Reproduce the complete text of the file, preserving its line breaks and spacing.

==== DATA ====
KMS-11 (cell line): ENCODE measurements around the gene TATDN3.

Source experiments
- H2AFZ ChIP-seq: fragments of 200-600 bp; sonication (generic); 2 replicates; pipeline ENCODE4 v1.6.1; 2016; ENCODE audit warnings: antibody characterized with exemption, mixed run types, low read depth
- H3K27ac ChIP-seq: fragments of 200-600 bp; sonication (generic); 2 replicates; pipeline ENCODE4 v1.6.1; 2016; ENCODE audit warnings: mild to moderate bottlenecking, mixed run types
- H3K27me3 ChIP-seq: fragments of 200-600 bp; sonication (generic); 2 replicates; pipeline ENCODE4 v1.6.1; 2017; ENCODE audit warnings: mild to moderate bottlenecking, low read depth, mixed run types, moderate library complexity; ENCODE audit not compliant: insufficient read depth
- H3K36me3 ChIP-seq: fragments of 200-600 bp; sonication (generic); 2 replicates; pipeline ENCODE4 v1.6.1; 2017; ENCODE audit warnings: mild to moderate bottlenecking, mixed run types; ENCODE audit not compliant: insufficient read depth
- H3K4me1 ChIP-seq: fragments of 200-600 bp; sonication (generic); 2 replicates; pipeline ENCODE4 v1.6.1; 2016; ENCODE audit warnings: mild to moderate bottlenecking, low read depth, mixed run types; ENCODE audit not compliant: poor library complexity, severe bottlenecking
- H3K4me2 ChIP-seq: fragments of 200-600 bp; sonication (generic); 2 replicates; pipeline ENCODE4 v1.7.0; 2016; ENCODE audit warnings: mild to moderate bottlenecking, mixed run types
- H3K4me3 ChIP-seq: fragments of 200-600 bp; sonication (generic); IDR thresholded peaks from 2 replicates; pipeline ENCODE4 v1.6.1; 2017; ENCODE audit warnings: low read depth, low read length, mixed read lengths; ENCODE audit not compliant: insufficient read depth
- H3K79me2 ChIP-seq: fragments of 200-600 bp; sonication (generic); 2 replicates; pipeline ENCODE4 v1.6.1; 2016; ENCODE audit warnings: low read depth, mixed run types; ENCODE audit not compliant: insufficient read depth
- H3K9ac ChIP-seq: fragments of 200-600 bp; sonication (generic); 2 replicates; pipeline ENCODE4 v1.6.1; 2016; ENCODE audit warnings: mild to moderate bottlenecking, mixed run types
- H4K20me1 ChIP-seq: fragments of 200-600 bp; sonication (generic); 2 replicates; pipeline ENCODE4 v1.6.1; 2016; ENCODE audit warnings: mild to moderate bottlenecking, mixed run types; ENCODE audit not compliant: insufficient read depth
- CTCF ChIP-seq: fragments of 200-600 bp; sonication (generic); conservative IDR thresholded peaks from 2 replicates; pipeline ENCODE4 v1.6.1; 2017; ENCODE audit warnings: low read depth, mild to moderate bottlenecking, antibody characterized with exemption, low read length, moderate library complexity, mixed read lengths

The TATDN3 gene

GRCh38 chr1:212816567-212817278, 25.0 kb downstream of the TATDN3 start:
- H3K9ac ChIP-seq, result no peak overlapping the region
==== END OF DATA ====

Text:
KMS-11 (cell line): ENCODE measurements around the gene TATDN3.

Source experiments
- H2AFZ ChIP-seq: fragments of 200-600 bp; sonication (generic); 2 replicates; pipeline ENCODE4 v1.6.1; 2016; ENCODE audit warnings: antibody characterized with exemption, mixed run types, low read depth
- H3K27ac ChIP-seq: fragments of 200-600 bp; sonication (generic); 2 replicates; pipeline ENCODE4 v1.6.1; 2016; ENCODE audit warnings: mild to moderate bottlenecking, mixed run types
- H3K27me3 ChIP-seq: fragments of 200-600 bp; sonication (generic); 2 replicates; pipeline ENCODE4 v1.6.1; 2017; ENCODE audit warnings: mild to moderate bottlenecking, low read depth, mixed run types, moderate library complexity; ENCODE audit not compliant: insufficient read depth
- H3K36me3 ChIP-seq: fragments of 200-600 bp; sonication (generic); 2 replicates; pipeline ENCODE4 v1.6.1; 2017; ENCODE audit warnings: mild to moderate bottlenecking, mixed run types; ENCODE audit not compliant: insufficient read depth
- H3K4me1 ChIP-seq: fragments of 200-600 bp; sonication (generic); 2 replicates; pipeline ENCODE4 v1.6.1; 2016; ENCODE audit warnings: mild to moderate bottlenecking, low read depth, mixed run types; ENCODE audit not compliant: poor library complexity, severe bottlenecking
- H3K4me2 ChIP-seq: fragments of 200-600 bp; sonication (generic); 2 replicates; pipeline ENCODE4 v1.7.0; 2016; ENCODE audit warnings: mild to moderate bottlenecking, mixed run types
- H3K4me3 ChIP-seq: fragments of 200-600 bp; sonication (generic); IDR thresholded peaks from 2 replicates; pipeline ENCODE4 v1.6.1; 2017; ENCODE audit warnings: low read depth, low read length, mixed read lengths; ENCODE audit not compliant: insufficient read depth
- H3K79me2 ChIP-seq: fragments of 200-600 bp; sonication (generic); 2 replicates; pipeline ENCODE4 v1.6.1; 2016; ENCODE audit warnings: low read depth, mixed run types; ENCODE audit not compliant: insufficient read depth
- H3K9ac ChIP-seq: fragments of 200-600 bp; sonication (generic); 2 replicates; pipeline ENCODE4 v1.6.1; 2016; ENCODE audit warnings: mild to moderate bottlenecking, mixed run types
- H4K20me1 ChIP-seq: fragments of 200-600 bp; sonication (generic); 2 replicates; pipeline ENCODE4 v1.6.1; 2016; ENCODE audit warnings: mild to moderate bottlenecking, mixed run types; ENCODE audit not compliant: insufficient read depth
- CTCF ChIP-seq: fragments of 200-600 bp; sonication (generic); conservative IDR thresholded peaks from 2 replicates; pipeline ENCODE4 v1.6.1; 2017; ENCODE audit warnings: low read depth, mild to moderate bottlenecking, antibody characterized with exemption, low read length, moderate library complexity, mixed read lengths

The TATDN3 gene

GRCh38 chr1:212816567-212817278, 25.0 kb downstream of the TATDN3 start:
- H3K9ac ChIP-seq, result no peak overlapping the region